Is Industrialized Agriculture a House of Cards?

By on March 2, 2015 with 7 Comments By Wayne Pacelle

I’m so grateful to House of Cards actress Kate Mara for her continuing work with The HSUS, including her recent video to promote Meatless Monday for animals and for our health. Mara is a big deal in Washington, D.C. because of her starring role during the first two seasons of the hugely popular Netflix dramatic series, which focuses on politics and the artful and sometimes ruthless use of power. She, Kevin Spacey, Robin Wright, and their co-stars have given the American public quite a view of the political machinations of Washington, D.C.

I must say, while House of Cards is a fictional portrayal of national politics, and it’s appropriately described as unrealistic and overreaching at times, there is plenty of intrigue and a considerable abuse of power in the real drama that plays out in Congress and in the executive agencies.

You can start first with the influence of industrial agriculture, which Mara takes aim at in her video with The HSUS. Our excessive consumption of meat comes with enormous costs to animals, family farmers, the environment, and public health. What her video short does not cover, however, is the meat industry’s incredible influence at the national level, and its harvesting of a massive and diverse array of subsidies and its strongly anti-competitive behavior. The federal government provides price supports, crop subsidies, and crop insurance; conducts lethal predator control programs for agriculture with traps, poisons, and aerial gunning; buys up surplus meat products and feeds them to school kids and prisoners; and, with our tax dollars, supports a network of 40 research centers (including the U.S. Meat Animal Research Center in Clay Center, Neb.) designed to make factory farming even more ruthless and efficient. During the last few decades, with these policies in place, we’ve seen a dramatic decline in the number of family farmers, and a huge surge in the number of highly industrialized, vertically integrated factory farming operations that treat animals like they are little more than meat-, milk-, and egg-producing machines.

No one here at The HSUS is against efficiency. But we are against efficiency when our other values – such as caring for animals or protecting the environment and rural communities – are subordinated to such a dramatic degree. And we don’t much like crony capitalism, where the government consorts with special interests to deliver all sorts of federal payouts and programs that come at the expense of animals and the people who actually practice animal husbandry and good stewardship.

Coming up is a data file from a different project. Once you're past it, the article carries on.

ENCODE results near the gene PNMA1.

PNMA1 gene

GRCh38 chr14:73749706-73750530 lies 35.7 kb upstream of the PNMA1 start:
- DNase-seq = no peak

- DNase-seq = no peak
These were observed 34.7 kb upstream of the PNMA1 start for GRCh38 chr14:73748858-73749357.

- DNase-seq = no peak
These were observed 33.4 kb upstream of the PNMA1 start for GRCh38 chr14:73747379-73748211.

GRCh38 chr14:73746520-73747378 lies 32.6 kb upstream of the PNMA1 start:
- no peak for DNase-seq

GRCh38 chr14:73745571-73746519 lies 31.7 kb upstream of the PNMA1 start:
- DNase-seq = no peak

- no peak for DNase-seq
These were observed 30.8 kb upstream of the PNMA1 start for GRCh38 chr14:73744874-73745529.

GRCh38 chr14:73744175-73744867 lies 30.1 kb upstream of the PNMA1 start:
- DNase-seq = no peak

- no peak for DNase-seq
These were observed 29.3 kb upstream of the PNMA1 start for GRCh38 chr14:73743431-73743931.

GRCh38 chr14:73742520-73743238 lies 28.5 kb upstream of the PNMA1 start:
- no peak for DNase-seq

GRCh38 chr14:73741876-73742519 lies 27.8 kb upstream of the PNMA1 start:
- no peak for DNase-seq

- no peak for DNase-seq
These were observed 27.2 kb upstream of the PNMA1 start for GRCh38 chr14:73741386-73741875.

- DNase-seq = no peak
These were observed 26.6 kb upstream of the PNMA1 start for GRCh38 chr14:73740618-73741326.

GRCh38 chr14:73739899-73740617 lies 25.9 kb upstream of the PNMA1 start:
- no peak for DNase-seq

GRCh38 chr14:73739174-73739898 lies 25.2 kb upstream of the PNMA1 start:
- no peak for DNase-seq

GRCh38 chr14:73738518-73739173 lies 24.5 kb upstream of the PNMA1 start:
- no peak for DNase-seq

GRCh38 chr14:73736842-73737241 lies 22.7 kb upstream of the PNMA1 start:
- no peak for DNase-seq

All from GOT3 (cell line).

Watch the video:

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7 Comments

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  1. Clova Abrahamson says:

    Cardiologists are coming out forcefully, urging people to eat more fruits and vegetables and less meat.

  2. Barbara Griffith says:

    If consumers were forced to eat beef without all of the salt, flavorings and barbecue sauce poured all over it they would not touch it. It is completely without flavor. I used to be a beef eater now I’m a vegetarian and glad of it.
    I will probably live a lot longer than most of the meet eaters out there too and save some cows from the slaughter plant.

  3. Barbara Griffith says:

    Sorry, that should have said beef eaters not meet.

  4. Wendy McPherson says:

    Great job Kara and the Humane Society. I don’t see how anyone could deny what you present here. Seeing the pigs in those small cages makes me so angry. Check out our logo and see what animal is prominently featured. http://Www.dinekindharford.com.

  5. Alberto Cabello Sanchez says:

    Wayne and HSUS, you don’t have to apologize about the “efficiency issue” when the agricultural and food industry you are uses 10 fossil fuel calories to obtain a meat calorie, and discards 20-40% of the produced food.

  6. Pat Kittle says:

    I really appreciate your efforts on behalf of non-human animals.

    However, the fact is industrial agriculture is a possibly inevitable consequence of intense human over-population.

    If you’re really serious about animal welfare you’ve got to make promoting sustainable human birthrates a serious part of your agenda. This is basic ecological reality, as at least some of you surely know.

    Don’t shy away from it because some people will call you names.

  7. kittymommy says:

    Thanks you Pat Kittle for having the courage to state what I have been trying to tell people for years: we are way over-populated & we need to start taking serious measures. Yet another reason why I am strongly Pro Choice, I just don’t believe we should be bringing more unwanted children into the World.

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